And wonder, for a moment, my mind not hazy,
If I and not they could really be crazy?”
But no one becomes truly famous by chance or against their will, at least not over years and decades. In my book How People Become Famous, I take the examples of twelve famous figures to show that, although they all complained from time to time about the annoying side effects of fame, they also all consciously strove for it and spent a lot of time and energy on self-promotion.
Take Einstein again: The photo of him sticking his tongue out at the world became famous. It was taken on his 72nd birthday and shows his successful transformation from man to metaphor. Einstein himself chose a detail from the photo, had the image cropped, printed and sent to friends and colleagues. The image became his ultimate trademark and a pop motif for posters, buttons and T-shirts.
Einstein cultivated the image of the scientist who attached little importance to clothing, hated collars and ties, did not comb his long hair, wore no socks and left his shirts open. Asked about his profession, he once quipped, “Fashion model.” Rumor has it that as soon as photographers approached, Einstein mussed up his hair with both hands to restore his quintessential image as an eccentric professor.
Einstein certainly didn’t become famous for the theory of relativity, because 99.99 percent of the people who cheered him whenever he appeared in public didn’t understand it. Then there’s Stephen Hawking, who became the most famous scientist of recent decades, despite the fact that he never won the Nobel Prize. He once confessed: “To my colleagues, I’m just another physicist, but to the wider public I became possibly the best-known scientist in the world.” He understood the art of self-promotion like no other scientist since Einstein. Hawking – unlike most other scientists – was not prepared to settle for a life writing technical essays that would only ever be interesting and comprehensible to his scientific peers or giving lectures at specialist conferences.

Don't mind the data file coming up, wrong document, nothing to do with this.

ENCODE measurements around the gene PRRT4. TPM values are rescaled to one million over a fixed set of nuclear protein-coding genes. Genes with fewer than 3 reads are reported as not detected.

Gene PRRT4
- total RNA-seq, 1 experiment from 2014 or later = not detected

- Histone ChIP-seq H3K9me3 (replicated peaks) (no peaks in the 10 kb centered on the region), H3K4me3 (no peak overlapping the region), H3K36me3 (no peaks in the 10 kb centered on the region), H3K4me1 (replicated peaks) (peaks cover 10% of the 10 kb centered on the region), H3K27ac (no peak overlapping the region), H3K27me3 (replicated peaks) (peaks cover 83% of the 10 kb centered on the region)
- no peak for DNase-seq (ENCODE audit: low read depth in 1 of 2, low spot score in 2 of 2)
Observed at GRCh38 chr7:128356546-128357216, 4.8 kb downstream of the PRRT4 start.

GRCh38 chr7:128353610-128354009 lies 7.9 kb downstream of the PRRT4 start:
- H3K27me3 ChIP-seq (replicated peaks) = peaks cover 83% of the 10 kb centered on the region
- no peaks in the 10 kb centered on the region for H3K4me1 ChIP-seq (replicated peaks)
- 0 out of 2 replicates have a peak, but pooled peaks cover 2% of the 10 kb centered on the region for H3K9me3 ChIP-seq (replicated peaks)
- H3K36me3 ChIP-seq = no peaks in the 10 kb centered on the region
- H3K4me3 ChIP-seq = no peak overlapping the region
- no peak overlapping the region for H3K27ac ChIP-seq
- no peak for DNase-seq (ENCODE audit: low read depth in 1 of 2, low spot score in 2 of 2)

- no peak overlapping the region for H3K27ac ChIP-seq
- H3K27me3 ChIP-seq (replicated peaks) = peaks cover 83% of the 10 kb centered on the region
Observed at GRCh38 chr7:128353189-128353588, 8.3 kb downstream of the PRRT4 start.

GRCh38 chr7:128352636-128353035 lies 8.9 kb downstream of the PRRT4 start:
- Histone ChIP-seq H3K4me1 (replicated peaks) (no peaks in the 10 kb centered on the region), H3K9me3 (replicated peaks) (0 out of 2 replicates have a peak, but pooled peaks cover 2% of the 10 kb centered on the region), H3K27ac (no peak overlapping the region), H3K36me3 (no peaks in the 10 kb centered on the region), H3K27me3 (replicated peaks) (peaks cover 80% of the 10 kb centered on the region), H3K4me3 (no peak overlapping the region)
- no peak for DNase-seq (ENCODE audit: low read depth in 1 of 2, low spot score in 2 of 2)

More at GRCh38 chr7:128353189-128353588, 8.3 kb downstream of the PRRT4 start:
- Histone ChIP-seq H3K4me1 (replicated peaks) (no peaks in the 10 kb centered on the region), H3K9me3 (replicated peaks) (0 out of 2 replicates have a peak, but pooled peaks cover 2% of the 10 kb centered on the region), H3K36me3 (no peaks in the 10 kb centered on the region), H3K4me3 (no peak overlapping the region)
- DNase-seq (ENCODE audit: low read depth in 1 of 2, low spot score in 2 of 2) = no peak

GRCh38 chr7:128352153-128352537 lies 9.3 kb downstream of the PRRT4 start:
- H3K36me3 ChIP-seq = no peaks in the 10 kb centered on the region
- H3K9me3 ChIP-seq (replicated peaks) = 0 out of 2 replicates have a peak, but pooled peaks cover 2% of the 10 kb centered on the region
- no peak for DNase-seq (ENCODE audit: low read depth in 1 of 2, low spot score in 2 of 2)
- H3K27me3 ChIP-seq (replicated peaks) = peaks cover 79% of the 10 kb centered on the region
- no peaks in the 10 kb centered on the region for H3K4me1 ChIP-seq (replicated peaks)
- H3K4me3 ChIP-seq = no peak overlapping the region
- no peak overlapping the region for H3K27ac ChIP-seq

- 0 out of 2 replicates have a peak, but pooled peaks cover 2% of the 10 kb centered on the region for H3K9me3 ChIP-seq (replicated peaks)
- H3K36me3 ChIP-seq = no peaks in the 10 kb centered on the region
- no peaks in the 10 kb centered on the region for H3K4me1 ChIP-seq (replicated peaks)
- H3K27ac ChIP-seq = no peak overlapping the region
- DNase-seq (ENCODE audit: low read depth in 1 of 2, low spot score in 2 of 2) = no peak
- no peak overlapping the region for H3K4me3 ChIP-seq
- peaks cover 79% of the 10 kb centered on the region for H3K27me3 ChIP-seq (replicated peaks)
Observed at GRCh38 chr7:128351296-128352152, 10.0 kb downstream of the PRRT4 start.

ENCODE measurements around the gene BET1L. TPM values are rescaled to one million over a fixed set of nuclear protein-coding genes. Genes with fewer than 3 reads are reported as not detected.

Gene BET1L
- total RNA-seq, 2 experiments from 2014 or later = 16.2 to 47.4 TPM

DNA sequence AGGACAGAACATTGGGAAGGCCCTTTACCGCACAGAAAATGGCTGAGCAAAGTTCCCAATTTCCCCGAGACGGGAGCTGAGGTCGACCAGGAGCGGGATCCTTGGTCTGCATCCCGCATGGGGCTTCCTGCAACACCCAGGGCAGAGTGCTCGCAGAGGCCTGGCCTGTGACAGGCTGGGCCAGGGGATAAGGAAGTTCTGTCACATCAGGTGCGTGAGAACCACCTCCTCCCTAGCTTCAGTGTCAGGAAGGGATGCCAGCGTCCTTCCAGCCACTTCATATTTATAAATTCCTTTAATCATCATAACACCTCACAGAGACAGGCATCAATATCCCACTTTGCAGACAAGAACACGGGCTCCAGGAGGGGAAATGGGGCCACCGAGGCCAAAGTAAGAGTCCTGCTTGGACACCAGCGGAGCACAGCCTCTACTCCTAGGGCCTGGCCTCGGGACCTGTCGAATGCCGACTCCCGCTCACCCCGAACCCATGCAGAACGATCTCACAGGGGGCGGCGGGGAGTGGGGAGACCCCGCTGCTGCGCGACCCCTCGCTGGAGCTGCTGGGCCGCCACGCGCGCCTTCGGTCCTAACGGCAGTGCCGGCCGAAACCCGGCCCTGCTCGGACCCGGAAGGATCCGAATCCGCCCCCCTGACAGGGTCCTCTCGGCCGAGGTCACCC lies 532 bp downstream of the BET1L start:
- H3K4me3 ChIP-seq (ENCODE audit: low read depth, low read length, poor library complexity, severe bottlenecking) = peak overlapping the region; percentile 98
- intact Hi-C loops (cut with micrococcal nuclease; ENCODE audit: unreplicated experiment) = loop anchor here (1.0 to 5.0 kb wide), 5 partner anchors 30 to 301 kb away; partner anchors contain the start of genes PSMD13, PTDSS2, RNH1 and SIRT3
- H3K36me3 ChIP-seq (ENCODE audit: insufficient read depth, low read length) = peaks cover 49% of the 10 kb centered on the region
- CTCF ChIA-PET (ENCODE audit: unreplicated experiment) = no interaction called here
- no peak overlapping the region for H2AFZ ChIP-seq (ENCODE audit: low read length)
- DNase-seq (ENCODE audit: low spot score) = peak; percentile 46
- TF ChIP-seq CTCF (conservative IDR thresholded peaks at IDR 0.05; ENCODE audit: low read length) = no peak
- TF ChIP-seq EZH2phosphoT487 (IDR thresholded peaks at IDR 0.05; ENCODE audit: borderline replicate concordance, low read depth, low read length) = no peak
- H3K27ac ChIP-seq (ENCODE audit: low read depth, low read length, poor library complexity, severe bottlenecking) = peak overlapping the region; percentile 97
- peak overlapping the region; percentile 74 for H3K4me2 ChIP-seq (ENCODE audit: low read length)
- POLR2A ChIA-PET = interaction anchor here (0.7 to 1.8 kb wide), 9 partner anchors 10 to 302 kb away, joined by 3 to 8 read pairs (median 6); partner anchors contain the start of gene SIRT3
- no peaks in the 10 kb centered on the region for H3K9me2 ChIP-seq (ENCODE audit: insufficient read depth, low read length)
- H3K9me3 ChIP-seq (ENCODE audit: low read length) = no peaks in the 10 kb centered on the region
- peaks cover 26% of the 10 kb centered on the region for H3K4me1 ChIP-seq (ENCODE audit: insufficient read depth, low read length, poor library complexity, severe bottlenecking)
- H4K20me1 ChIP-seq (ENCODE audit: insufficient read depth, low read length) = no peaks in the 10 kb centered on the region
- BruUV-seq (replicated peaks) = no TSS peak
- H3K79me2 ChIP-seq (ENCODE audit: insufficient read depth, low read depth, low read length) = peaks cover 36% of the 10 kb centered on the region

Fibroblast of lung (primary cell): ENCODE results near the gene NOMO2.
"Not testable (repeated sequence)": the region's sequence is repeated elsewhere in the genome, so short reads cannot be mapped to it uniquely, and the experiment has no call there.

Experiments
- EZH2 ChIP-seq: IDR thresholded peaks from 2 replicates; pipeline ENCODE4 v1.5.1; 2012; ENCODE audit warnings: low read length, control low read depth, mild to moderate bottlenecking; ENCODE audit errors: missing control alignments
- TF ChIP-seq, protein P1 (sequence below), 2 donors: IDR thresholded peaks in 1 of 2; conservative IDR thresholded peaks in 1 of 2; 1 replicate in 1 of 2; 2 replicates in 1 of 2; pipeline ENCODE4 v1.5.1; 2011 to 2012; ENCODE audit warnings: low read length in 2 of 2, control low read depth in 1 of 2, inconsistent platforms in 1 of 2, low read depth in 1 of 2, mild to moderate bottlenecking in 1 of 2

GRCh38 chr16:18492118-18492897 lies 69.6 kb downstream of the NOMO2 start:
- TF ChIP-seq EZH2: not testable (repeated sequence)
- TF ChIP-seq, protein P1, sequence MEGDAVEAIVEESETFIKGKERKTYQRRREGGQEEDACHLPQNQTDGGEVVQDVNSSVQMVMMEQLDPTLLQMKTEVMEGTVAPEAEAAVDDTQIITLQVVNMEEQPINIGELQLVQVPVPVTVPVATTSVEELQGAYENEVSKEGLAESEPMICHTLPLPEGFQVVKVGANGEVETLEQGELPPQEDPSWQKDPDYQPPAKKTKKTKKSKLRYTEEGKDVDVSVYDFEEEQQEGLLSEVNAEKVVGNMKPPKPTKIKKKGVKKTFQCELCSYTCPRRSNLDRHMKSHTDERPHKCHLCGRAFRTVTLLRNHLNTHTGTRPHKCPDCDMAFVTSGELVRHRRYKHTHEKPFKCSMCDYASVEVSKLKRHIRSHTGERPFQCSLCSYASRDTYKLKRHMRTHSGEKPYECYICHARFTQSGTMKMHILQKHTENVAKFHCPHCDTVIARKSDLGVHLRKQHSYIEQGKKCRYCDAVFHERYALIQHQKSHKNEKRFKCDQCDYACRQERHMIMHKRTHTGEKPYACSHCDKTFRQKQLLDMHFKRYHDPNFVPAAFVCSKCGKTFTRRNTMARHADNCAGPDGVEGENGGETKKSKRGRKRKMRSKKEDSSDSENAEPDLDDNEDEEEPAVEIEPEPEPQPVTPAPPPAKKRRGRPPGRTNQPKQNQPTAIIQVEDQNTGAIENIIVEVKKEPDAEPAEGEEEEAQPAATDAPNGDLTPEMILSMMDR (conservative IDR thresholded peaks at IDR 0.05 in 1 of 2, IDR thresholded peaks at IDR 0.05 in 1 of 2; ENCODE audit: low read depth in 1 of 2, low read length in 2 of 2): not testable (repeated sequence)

When negotiating with publishers, he demanded that his next book should be available in airport bookstores all across America: “If I was going to spend the time and effort to write a book, I wanted it to get to as many people as possible.” That in itself is an unusual attitude for a theoretical physicist. In fact, his book A Brief History of Time spent 147 weeks on The New York Times bestseller list and a new record 237 weeks on the London Times bestseller list. It has been translated into forty languages and sold ten million copies. How many people ever fully understood the book is another question.
Hawking, with great self-awareness, once explained: “Undoubtedly, the human interest story of how I have managed to be a theoretical physicist despite my disability has helped.” A marketing genius, he built himself into a brand, turning the disadvantage of his disability into a distinctive brand feature. He even patented the computerised voice he used to communicate.
You don’t have to aim to become as famous as Einstein, Hawking or Schwarzenegger. But you can certainly learn a lot from them. Above all, this: It’s not enough to be good. You also have to make sure that others take notice. Do something good – and talk about it!